Anybody home? A student holds a caddisfly larva case who's shy inhabitant hides inside its self constructed home.

Anybody home? A student holds a caddisfly larva case who's shy inhabitant hides inside its self constructed home.

The Humpless Case Maker Caddisflies (Brachycentridae) construct four sided tapering cases made of thinly stacked spruce needles gathered from the environment around them and cemented together with their own spit. These freshwater engineers use whatever is in the environment around them to construct a protective shell and feed by clinging to decaying logs in their environment and filtering small particles of organic matter from the surrounding water. Intriguingly we found more caddisfly larvae in the foundation pond than we did in the Ice Pond. Determining what factors lead to this difference in distribution could be a potentially fruitful area for inquiry by future program participants!  

HSIE returned to the Ice Pond later in the week for the raft challenge and as students constructed and tested their rafts they discussed the creatures they now knew lived beneath its murky waters. Their splashes and kicks in the pond, as they moved their rafts across, allowed these young ecologists to become part of the Ice Pond ecosystem by aerating the water, which in turn increased its dissolved oxygen content allowing the pond to hopefully support a greater diversity and abundance of macroinvertebrates. 

 

 

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Aquaculture from Maine to Madagascar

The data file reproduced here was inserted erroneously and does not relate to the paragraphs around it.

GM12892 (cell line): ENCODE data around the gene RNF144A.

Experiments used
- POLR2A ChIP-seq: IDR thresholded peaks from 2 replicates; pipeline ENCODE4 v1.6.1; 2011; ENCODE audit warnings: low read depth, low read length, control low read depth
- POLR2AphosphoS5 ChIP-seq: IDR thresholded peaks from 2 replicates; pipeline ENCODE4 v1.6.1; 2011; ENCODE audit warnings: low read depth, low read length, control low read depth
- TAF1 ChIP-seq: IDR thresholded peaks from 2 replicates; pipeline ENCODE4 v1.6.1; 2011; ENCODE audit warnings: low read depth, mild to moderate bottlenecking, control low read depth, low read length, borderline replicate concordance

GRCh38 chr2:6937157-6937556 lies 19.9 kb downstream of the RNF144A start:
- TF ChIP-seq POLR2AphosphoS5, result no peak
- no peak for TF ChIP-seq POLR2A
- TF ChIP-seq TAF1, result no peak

Guest blog post by Research Technician Bailey Moritz

Baby sea cucumbers ready to grow!

Baby sea cucumbers ready to grow!

Building new sea cucumber pens in the tidal flats

Building new sea cucumber pens in the tidal flats

This spring, before returning to Hurricane, I spent 3 months on a much larger island- Madagascar, that is- as an Aquaculture Intern with Reef Doctor, an organization working on many fronts to address extreme poverty and rapidly dwindling fisheries in villages along the southwestern coast of the African country. The Vezo, whose name means “people of the sea”, rely almost entirely on fishing everything from octopus to parrotfish to sea turtles to make a living and provide food for their household. But as population increases, extra pressure on an already overfished reef system risks leaving people without a source of income. Boats already come in empty, and many have resorted to dragging mosquito nets along the beach, which catch even the smallest juvenile fish. While damage to the ecosystem and marine populations are grim, you cannot simply tell people to stop fishing. Instead, Reef Doctor has set up community run seaweed and sea cucumber aquaculture farms in villages all around the Bay to provide an alternative livelihood that is sustainable both for the ocean and the people depending on it. 

Cleaning a seaweed line free of sediment

Cleaning a seaweed line free of sediment

Villagers drying their harvest on mesh tables (Image courtesy of ReefDoctor)

Villagers drying their harvest on mesh tables (Image courtesy of ReefDoctor)